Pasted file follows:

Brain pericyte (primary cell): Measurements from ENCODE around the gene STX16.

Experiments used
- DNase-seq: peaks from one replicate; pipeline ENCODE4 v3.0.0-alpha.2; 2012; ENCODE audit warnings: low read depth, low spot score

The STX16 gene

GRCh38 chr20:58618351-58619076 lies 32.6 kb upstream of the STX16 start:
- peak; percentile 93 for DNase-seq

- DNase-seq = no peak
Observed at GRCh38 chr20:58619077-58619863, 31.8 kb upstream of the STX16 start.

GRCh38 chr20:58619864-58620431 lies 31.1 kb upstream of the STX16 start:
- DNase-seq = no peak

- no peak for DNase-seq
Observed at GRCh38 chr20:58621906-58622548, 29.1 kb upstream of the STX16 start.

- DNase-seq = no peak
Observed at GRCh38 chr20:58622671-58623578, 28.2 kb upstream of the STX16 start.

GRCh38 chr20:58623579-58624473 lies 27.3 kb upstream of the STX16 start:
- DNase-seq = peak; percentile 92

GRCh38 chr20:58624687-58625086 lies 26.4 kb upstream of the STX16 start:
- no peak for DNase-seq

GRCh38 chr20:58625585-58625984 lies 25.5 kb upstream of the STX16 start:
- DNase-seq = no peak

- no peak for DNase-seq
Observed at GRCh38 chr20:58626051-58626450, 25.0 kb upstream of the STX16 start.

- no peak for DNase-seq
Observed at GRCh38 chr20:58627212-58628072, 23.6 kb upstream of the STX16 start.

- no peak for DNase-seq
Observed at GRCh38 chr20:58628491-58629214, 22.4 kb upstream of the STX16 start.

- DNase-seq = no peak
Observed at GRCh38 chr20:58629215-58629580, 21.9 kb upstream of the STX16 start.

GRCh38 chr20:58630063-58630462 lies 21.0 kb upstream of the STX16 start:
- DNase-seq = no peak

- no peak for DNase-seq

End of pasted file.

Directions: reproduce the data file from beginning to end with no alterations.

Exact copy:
Brain pericyte (primary cell): Measurements from ENCODE around the gene STX16.

Experiments used
- DNase-seq: peaks from one replicate; pipeline ENCODE4 v3.0.0-alpha.2; 2012; ENCODE audit warnings: low read depth, low spot score

The STX16 gene

GRCh38 chr20:58618351-58619076 lies 32.6 kb upstream of the STX16 start:
- peak; percentile 93 for DNase-seq

- DNase-seq = no peak
Observed at GRCh38 chr20:58619077-58619863, 31.8 kb upstream of the STX16 start.

GRCh38 chr20:58619864-58620431 lies 31.1 kb upstream of the STX16 start:
- DNase-seq = no peak

- no peak for DNase-seq
Observed at GRCh38 chr20:58621906-58622548, 29.1 kb upstream of the STX16 start.

- DNase-seq = no peak
Observed at GRCh38 chr20:58622671-58623578, 28.2 kb upstream of the STX16 start.

GRCh38 chr20:58623579-58624473 lies 27.3 kb upstream of the STX16 start:
- DNase-seq = peak; percentile 92

GRCh38 chr20:58624687-58625086 lies 26.4 kb upstream of the STX16 start:
- no peak for DNase-seq

GRCh38 chr20:58625585-58625984 lies 25.5 kb upstream of the STX16 start:
- DNase-seq = no peak

- no peak for DNase-seq
Observed at GRCh38 chr20:58626051-58626450, 25.0 kb upstream of the STX16 start.

- no peak for DNase-seq
Observed at GRCh38 chr20:58627212-58628072, 23.6 kb upstream of the STX16 start.

- no peak for DNase-seq
Observed at GRCh38 chr20:58628491-58629214, 22.4 kb upstream of the STX16 start.

- DNase-seq = no peak
Observed at GRCh38 chr20:58629215-58629580, 21.9 kb upstream of the STX16 start.

GRCh38 chr20:58630063-58630462 lies 21.0 kb upstream of the STX16 start:
- DNase-seq = no peak

- no peak for DNase-seq